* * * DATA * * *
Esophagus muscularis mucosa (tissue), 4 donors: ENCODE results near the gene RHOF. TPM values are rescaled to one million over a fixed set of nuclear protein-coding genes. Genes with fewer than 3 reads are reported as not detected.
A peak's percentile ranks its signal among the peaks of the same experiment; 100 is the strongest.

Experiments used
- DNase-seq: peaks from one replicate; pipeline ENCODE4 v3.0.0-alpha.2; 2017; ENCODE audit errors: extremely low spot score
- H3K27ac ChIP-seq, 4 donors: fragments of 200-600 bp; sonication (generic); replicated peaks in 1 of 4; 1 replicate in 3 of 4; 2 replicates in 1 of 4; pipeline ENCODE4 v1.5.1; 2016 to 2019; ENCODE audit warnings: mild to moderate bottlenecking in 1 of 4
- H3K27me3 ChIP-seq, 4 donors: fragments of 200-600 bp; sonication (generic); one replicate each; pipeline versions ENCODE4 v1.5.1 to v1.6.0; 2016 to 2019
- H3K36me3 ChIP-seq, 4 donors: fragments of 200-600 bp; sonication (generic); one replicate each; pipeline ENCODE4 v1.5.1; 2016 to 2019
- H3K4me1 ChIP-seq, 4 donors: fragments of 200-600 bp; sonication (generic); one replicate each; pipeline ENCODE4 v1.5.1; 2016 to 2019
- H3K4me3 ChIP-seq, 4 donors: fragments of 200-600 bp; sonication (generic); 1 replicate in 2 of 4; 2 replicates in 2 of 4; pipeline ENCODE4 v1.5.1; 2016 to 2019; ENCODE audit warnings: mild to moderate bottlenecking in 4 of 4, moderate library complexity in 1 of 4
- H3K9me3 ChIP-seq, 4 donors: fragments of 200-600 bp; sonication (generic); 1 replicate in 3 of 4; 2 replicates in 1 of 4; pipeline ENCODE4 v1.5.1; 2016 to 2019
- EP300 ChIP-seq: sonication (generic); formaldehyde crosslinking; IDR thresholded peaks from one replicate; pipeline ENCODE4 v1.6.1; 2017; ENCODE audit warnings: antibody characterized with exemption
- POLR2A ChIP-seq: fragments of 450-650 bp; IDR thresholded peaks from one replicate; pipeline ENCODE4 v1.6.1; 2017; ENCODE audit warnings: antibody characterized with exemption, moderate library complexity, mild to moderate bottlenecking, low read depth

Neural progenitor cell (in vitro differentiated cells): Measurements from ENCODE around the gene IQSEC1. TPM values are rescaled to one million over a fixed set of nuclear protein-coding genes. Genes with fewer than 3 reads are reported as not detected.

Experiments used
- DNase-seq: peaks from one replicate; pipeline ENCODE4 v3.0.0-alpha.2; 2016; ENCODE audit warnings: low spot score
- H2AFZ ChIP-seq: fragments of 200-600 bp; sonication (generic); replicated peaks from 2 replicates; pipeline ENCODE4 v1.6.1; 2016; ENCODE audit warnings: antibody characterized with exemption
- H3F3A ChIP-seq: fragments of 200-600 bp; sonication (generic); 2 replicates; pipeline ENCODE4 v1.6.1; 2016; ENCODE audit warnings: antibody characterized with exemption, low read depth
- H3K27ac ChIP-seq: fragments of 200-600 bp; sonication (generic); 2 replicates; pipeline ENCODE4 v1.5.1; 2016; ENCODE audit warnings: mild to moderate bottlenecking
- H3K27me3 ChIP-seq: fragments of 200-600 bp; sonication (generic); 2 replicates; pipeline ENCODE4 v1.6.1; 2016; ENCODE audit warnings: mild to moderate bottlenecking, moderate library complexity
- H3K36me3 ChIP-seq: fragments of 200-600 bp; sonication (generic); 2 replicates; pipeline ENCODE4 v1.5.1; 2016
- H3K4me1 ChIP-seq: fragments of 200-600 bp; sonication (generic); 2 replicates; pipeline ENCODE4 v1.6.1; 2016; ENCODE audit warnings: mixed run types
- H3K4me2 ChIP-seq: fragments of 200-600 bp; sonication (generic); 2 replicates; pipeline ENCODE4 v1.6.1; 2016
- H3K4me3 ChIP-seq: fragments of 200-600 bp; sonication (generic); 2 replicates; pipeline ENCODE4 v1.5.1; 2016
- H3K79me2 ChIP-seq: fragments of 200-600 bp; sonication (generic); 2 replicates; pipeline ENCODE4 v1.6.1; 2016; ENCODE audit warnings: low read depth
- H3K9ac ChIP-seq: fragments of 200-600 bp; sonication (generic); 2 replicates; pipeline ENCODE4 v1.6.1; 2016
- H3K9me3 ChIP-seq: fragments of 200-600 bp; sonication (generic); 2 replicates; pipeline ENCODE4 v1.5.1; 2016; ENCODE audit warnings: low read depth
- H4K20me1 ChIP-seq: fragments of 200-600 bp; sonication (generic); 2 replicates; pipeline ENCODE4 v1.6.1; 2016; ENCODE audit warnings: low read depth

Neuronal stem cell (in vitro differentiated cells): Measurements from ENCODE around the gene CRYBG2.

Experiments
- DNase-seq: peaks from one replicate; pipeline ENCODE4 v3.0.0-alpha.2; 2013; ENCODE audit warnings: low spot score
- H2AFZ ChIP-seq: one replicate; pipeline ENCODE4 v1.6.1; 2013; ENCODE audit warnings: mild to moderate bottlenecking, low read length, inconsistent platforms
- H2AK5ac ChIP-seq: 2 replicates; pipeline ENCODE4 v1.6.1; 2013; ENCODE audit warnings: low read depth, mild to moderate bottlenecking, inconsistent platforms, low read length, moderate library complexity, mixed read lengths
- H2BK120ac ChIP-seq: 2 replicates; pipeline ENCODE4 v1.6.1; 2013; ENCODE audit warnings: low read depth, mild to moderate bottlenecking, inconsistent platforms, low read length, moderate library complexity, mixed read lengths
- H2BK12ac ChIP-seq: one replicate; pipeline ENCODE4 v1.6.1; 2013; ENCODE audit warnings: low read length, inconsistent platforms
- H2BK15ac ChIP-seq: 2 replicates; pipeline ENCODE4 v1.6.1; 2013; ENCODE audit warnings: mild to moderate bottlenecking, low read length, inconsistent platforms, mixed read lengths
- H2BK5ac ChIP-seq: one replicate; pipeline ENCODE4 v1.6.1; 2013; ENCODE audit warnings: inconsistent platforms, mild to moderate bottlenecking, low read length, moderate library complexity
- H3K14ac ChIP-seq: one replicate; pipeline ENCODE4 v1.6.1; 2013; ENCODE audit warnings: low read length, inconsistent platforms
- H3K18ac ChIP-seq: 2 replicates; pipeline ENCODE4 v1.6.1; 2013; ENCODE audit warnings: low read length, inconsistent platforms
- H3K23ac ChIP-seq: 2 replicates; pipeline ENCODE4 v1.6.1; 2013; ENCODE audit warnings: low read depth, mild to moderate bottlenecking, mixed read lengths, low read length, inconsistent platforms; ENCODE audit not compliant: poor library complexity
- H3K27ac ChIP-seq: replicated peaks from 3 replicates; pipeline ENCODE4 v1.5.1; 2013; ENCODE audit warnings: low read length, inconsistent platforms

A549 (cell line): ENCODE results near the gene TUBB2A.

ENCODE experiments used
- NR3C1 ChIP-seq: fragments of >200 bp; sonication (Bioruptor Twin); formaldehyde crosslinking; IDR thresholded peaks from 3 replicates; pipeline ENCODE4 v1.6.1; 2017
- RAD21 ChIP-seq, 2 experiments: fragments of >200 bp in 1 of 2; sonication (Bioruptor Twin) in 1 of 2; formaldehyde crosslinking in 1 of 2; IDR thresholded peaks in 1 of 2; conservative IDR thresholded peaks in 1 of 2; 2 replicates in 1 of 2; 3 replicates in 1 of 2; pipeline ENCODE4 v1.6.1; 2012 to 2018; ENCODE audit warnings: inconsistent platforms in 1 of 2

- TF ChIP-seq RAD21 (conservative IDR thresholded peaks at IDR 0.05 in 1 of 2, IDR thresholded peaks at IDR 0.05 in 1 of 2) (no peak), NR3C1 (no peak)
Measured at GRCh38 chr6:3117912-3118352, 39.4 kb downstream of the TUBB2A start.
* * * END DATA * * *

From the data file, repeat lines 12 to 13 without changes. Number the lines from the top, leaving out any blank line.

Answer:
- POLR2A ChIP-seq: fragments of 450-650 bp; IDR thresholded peaks from one replicate; pipeline ENCODE4 v1.6.1; 2017; ENCODE audit warnings: antibody characterized with exemption, moderate library complexity, mild to moderate bottlenecking, low read depth

Neural progenitor cell (in vitro differentiated cells): Measurements from ENCODE around the gene IQSEC1. TPM values are rescaled to one million over a fixed set of nuclear protein-coding genes. Genes with fewer than 3 reads are reported as not detected.